Ada is a programming language designed to support
the construction of long-lived, highly reliable software systems. The
language includes facilities to define packages of related types, objects,
and operations. The packages may be parameterized and the types may be
extended to support the construction of libraries of reusable, adaptable
software components. The operations may be implemented as subprograms
using conventional sequential control structures, or as entries that
include synchronization of concurrent threads of control as part of their
invocation. The language treats modularity in the physical sense as well,
with a facility to support separate compilation.
The language includes a complete facility for the
support of real-time, concurrent programming. Errors can be signaled
as exceptions and handled explicitly. The language also covers systems
programming; this requires precise control over the representation of
data and access to system-dependent properties. Finally, a predefined
environment of standard packages is provided, including facilities for,
among others, input-output, string manipulation, numeric elementary functions,
and random number generation.
Discussion: This Annotated Ada Reference
Manual (AARM) contains the entire text of the third
edition of the Ada Reference Manual (the
Ada 2012 RM with Amendment 1 (the Ada 2005 RM(RM95),
plus certain annotations. The annotations give a more in-depth analysis
of the language. They describe the reason for each nonobvious rule, and
point out interesting ramifications of the rules and interactions among
the rules (interesting to language lawyers, that is). Differences between
Ada 83, Ada 95, and
and Ada 2012 and Ada 95 are listed. (The text you are reading now is an annotation.)
The AARM stresses detailed correctness and uniformity
over readability and understandability. We're not trying to make the
language “appear” simple here; on the contrary, we're trying
to expose hidden complexities, so we can more easily detect language
bugs. The Ada 2012 2005 RM RM95, on the other hand, is intended
to be a more readable document for programmers.
in the AARM are as follows:
Text that is logically redundant is shown
[in square brackets, like this]. Technically, such text could be written
as a Note in the Ada 2012 2005 RM (and the Ada 95 and 2005 RMs RM before it) RM95, since it is really
a theorem that can be proven from the nonredundant rules of the language.
We use the square brackets instead when it seems to make the Ada
2012 2005 RM RM95 more readable.
The rules of the language (and some AARM-only
text) are categorized, and placed under certain sub-headings
indicate the category. For example, the distinction between Name Resolution
Rules and Legality Rules is particularly important, as explained in 8.6
Text under the following sub-headings appears
in both documents:
The unlabeled text at the beginning
of each clause or subclause,
Name Resolution Rules,
Bounded (Run-Time) Errors,
Text under the following sub-headings does
not appear in the Ada 2012 2005 RM RM95:
Language Design Principles,
Inconsistencies With Ada 83,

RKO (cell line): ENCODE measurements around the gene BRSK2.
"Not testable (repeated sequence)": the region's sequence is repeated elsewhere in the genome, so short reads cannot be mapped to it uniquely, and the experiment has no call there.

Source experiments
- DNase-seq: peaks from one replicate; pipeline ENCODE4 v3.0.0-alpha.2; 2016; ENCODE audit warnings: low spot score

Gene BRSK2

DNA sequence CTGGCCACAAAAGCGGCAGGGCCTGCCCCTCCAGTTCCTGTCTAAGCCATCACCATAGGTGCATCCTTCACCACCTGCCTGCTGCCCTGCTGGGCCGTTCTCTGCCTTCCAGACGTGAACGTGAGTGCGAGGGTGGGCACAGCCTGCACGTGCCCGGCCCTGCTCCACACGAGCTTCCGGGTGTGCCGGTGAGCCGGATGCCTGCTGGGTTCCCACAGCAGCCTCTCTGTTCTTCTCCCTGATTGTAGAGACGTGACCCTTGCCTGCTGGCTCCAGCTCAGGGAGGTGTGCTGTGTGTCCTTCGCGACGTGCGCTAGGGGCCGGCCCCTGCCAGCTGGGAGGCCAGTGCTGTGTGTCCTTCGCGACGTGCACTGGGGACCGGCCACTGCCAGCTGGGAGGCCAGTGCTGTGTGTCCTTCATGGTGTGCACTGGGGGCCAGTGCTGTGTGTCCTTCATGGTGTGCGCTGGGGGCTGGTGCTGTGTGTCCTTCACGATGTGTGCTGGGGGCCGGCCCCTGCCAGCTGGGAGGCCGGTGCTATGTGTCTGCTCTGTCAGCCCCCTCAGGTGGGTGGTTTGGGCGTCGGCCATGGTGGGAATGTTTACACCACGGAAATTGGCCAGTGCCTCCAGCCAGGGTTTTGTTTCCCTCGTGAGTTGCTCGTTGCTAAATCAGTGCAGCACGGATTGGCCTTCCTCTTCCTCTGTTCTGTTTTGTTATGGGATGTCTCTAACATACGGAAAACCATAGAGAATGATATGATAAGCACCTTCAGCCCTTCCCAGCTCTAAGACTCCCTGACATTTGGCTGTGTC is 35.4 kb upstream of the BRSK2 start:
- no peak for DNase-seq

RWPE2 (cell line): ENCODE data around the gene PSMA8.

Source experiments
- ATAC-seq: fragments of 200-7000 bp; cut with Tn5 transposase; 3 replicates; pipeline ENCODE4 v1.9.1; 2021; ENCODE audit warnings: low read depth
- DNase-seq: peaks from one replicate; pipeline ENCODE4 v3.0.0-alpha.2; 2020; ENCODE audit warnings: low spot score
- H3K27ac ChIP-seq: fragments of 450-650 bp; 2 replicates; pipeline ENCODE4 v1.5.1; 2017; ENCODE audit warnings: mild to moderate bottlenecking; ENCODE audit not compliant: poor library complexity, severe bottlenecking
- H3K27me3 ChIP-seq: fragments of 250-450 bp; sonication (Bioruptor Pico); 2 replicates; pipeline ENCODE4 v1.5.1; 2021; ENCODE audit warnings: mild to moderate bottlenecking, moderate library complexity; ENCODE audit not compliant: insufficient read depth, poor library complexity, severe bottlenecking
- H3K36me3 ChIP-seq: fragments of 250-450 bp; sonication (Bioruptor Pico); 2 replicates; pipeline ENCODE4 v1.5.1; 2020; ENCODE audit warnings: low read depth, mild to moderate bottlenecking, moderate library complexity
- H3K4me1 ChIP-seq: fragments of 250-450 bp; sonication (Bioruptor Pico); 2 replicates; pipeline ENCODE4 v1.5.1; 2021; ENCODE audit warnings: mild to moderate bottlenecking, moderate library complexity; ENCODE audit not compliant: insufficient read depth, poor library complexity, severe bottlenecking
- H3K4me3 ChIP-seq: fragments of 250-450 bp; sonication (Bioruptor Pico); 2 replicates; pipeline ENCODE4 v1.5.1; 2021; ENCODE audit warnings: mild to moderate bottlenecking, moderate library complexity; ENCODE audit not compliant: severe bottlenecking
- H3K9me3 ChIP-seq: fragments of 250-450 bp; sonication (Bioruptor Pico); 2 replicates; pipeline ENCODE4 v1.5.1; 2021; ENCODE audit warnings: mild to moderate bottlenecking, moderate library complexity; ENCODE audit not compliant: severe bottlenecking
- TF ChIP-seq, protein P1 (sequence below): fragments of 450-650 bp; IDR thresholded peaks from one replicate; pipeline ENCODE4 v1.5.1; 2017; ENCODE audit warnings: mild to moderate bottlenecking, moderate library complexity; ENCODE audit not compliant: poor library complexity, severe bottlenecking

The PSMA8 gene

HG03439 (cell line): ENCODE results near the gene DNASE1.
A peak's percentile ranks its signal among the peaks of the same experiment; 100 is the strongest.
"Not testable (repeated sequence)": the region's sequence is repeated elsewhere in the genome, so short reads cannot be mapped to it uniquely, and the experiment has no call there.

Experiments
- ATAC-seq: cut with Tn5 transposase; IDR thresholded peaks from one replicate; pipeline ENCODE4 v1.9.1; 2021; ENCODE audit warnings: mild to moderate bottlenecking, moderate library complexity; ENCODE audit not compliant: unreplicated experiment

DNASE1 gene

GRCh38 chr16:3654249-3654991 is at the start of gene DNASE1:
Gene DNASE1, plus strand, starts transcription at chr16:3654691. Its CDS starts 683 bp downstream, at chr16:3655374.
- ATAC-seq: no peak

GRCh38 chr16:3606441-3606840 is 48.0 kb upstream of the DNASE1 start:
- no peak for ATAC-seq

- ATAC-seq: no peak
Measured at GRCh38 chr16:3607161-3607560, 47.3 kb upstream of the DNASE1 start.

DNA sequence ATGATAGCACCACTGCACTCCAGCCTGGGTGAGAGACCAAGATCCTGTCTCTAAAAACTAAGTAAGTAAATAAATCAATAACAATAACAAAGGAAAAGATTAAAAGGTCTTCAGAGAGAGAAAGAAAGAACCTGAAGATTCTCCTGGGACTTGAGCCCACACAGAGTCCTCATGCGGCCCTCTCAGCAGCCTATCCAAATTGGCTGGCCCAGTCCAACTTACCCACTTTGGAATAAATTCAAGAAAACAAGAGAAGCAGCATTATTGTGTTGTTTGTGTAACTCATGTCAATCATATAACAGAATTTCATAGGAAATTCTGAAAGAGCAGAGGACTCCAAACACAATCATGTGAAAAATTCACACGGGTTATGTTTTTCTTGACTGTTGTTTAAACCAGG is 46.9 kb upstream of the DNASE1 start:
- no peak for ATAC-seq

Incompatibilities With Ada
Extensions to Ada 83,
Wording Changes from Ada 83,.
With Ada 95,
With Ada 95,
to Ada 95,
Changes from Ada 95,.
With Ada 2005,
With Ada 2005,
to Ada 2005,
Changes from Ada 2005.
The AARM also includes the following kinds
of annotations. These do not necessarily annotate the immediately preceding
rule, although they often do.
Reason: An explanation of why a certain
rule is necessary, or why it is worded in a certain way.
Ramification: An obscure ramification
of the rules that is of interest only to language lawyers. (If a ramification
of the rules is of interest to programmers, then it appears under NOTES.)
Proof: An informal proof explaining how
a given Note or [marked-as-redundant] piece of text follows from the
other rules of the language.
Implementation Note: A hint about how
to implement a feature, or a particular potential pitfall that an implementer
needs to be aware of.
Change: Change annotations are not used
in this version. Changes from previous versions have been removed. Changes
in this version are marked with versioned paragraph numbers, as explained
in the “Corrigendum Changes” clause of the “Introduction”.
Discussion: Other annotations not covered
by the above.
To be honest: A rule that is considered
logically necessary to the definition of the language, but which is so
obscure or pedantic that only a language lawyer would care. These are
the only annotations that could be considered part of the language definition.
The text of a Glossary
entry — this text will also appear in Annex
Discussion: In general, the
Ada 2012 2005 RM RM95 text appears in the normal
font, whereas AARM-only text appears in a smaller font. Notes also appear
in the smaller font, as recommended by ISO/IEC style guidelines. Ada
examples are also usually printed in a smaller font.
If you have trouble finding things, be sure
to use the index.
Each defined term appears there,
and also in italics, like this
. Syntactic categories defined in
BNF are also indexed.
A definition marked “[distributed]”
is the main definition for a term whose complete definition is given
in pieces distributed throughout the document. The pieces are marked
“[partial]” or with a phrase explaining what cases the partial
definition applies to.
Ada 2005 and 2012 Editions sponsored in part by Ada-Europe